Coral reefs are breathtaking homes for a diverse range of marine life, including turtles, sharks and eels. They're under threat from pollution, fishing and climate change though, and the data available on their deteriorating health is scattershot. To help, NASA is launching the Coral Reef Airborne Laboratory (CORAL) project, which will survey entire reef systems in Florida, Hawaii, Palau, the Mariana Islands and Australia. Airborne measurements will be taken with a Portable Remote Imaging Spectrometer (PRISM), which records the spectra of light reflected upwards by the ocean, and specifically the different signatures created by coral and algae.
Algae numbers increase as living corals die, so measuring the two across wide areas should give a good indicator of reef health. At the same time, the team will be taking in-water measurements to double-check PRISM's measurements, and also evaluating the surroundings -- physical, chemical and human factors -- to see how these affect individual reefs.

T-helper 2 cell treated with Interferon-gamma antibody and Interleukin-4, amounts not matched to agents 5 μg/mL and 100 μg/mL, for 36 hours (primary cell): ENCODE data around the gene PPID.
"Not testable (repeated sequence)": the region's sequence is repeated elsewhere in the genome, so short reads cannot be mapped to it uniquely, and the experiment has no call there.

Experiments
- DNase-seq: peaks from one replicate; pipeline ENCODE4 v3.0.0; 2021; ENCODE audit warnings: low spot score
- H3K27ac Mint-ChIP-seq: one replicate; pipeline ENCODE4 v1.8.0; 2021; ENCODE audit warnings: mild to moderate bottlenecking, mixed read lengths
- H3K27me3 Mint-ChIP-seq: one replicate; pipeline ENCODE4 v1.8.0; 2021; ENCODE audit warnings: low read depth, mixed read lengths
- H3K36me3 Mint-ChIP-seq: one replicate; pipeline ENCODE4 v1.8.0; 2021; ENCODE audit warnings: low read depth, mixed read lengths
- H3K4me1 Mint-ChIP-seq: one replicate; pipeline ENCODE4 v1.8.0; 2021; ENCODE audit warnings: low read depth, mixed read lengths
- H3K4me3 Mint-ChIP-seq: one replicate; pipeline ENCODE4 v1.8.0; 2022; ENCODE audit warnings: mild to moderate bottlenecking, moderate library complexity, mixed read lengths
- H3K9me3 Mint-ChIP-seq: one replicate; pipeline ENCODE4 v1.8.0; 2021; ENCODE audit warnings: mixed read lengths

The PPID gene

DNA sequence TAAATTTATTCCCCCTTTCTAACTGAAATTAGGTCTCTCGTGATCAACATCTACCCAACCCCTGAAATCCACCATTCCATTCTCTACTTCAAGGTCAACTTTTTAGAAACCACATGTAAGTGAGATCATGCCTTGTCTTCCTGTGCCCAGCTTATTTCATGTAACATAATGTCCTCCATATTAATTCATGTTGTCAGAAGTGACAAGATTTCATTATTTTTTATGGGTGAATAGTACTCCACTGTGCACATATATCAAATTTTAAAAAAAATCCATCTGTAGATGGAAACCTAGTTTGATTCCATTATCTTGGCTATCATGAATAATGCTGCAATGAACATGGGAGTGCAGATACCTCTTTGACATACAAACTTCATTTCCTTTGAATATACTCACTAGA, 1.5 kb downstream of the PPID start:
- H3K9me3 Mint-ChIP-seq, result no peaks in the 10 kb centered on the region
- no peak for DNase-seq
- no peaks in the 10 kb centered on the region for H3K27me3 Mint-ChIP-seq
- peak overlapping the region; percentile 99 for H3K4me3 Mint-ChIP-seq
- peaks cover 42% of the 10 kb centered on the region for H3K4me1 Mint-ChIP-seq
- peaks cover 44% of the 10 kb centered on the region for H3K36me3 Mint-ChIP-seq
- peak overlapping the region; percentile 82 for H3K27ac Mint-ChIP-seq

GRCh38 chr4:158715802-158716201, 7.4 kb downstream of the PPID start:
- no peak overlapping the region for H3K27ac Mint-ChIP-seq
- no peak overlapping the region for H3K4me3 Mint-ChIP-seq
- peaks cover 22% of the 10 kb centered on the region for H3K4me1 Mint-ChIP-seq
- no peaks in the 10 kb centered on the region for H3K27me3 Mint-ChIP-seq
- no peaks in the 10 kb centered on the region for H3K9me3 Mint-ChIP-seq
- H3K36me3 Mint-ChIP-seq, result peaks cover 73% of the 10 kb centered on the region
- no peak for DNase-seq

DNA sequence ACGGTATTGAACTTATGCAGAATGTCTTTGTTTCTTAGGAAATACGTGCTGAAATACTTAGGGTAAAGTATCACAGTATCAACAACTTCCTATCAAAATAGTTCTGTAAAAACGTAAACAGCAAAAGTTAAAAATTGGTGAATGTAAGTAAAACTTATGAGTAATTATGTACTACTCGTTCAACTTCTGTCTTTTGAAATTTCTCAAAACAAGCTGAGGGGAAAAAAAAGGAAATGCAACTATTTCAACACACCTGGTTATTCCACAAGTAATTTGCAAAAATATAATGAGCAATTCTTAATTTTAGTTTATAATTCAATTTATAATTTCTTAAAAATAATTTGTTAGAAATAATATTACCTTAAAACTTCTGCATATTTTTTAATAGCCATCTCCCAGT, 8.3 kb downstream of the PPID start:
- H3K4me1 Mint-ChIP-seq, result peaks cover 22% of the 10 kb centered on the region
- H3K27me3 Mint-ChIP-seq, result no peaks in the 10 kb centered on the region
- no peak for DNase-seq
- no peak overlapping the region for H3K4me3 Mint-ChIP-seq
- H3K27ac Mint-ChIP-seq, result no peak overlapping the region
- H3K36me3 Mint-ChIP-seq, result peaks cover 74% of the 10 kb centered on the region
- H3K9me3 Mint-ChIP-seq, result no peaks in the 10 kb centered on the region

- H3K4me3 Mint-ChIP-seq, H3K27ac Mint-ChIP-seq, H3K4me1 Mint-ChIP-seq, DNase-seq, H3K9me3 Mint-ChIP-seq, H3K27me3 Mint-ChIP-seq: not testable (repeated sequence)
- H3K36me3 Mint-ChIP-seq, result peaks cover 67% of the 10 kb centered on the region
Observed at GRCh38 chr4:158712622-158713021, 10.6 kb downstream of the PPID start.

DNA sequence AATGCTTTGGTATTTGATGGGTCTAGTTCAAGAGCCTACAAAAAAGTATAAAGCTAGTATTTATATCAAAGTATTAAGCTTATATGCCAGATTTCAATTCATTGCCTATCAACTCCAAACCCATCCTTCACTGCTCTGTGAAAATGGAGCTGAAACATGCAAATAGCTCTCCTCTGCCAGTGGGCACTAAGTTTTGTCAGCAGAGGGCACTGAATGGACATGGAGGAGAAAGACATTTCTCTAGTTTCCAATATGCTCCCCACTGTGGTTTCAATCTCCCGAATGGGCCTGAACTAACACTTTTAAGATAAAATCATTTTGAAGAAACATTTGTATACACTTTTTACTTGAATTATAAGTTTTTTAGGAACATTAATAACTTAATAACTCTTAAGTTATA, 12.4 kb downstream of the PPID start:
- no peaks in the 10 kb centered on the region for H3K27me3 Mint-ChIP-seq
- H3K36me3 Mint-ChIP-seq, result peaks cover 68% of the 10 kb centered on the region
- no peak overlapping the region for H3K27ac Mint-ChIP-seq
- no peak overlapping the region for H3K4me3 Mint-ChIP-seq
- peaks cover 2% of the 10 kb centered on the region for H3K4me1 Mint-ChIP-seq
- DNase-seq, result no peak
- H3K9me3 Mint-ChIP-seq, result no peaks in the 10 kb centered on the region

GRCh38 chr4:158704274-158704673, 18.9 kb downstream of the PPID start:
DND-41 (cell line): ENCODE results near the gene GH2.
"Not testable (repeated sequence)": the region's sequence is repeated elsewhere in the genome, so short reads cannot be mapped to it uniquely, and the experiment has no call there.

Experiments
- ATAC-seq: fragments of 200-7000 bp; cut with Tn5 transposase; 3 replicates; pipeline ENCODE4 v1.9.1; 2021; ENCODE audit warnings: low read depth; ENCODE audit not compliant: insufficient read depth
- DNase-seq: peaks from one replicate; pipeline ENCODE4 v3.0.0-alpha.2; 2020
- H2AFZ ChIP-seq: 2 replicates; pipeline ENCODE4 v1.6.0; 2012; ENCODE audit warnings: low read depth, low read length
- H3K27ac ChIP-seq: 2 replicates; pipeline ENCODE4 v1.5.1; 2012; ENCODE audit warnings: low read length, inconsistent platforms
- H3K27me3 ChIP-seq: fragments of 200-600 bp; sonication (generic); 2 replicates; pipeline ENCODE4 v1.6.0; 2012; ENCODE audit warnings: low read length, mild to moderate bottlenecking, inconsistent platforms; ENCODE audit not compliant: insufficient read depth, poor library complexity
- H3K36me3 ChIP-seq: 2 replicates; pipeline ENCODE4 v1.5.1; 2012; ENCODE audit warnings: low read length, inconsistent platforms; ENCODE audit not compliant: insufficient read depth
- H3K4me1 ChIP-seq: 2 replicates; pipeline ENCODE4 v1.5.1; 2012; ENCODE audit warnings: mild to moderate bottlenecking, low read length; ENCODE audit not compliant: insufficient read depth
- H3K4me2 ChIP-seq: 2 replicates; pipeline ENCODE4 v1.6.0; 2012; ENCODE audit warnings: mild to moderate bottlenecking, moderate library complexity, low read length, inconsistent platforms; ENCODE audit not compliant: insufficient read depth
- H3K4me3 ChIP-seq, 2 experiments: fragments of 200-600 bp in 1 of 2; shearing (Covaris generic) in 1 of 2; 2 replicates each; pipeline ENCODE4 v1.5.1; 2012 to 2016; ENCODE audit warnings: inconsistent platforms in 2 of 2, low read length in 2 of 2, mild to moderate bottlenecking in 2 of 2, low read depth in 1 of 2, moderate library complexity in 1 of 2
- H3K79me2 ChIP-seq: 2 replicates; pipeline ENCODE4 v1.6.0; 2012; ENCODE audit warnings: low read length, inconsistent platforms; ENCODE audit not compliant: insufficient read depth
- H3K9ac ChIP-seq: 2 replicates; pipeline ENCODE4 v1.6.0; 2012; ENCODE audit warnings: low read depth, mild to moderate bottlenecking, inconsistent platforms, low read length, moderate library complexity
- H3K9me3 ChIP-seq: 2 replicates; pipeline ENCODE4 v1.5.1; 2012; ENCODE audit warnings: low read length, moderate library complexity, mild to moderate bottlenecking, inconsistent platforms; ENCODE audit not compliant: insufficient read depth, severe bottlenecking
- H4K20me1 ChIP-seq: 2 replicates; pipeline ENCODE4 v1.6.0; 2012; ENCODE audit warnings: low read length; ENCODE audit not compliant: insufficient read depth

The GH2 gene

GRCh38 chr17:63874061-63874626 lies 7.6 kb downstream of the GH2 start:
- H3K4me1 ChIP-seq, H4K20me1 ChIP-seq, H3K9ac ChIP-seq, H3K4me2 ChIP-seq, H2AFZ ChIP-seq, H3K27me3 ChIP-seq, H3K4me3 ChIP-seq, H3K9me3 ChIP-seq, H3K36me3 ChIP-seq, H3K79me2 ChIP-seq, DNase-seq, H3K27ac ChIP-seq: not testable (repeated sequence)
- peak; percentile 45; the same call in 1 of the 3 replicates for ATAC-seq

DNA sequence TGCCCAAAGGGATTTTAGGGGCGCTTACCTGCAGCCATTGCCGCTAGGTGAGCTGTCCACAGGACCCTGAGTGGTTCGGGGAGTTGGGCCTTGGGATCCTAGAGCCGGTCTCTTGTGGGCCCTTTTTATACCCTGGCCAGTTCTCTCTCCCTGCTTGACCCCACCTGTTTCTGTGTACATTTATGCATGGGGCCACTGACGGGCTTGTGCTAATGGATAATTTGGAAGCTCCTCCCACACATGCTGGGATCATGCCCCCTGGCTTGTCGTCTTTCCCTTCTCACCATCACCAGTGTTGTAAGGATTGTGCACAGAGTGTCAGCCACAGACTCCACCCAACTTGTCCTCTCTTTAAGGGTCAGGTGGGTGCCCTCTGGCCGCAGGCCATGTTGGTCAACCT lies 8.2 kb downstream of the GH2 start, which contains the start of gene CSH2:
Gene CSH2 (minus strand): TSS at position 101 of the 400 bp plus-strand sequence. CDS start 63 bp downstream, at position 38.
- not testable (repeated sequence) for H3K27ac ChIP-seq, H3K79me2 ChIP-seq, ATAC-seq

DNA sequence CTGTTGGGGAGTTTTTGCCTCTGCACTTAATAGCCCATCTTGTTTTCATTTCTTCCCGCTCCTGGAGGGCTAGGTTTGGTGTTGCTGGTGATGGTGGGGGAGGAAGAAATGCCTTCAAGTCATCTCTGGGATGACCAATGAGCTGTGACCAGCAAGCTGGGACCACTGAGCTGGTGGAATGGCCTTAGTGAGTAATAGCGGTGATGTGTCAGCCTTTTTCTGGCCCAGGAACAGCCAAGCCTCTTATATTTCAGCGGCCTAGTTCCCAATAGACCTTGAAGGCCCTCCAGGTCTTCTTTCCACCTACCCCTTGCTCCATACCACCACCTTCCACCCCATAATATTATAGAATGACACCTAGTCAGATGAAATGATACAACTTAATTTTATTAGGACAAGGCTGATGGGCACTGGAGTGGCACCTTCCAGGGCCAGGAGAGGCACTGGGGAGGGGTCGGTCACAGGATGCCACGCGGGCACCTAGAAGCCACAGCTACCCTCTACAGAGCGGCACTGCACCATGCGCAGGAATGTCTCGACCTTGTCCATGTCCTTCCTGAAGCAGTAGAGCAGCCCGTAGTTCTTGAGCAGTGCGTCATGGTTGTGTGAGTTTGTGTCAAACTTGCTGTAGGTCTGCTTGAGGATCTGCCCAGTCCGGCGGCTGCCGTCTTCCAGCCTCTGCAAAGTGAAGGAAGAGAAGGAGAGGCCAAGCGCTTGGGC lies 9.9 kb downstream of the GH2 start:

"Estimates of global reef status are synthesized from local surveys with disparate aims, methods and quality," Michelle Gierach, the CORAL project scientist at NASA's Jet Propulsion Laboratory said. "With CORAL, we will provide not only the most extensive picture to date of the condition of a large portion of the world's coral reefs, but a uniform dataset, as well."
CORAL is a three-year project, but the resulting data will still only capture three to four percent of the world's total reefs. It's a drop in the ocean, although scientists say the final figures will be enough to make predictions on reef degradation "based on numbers, rather than just ideas."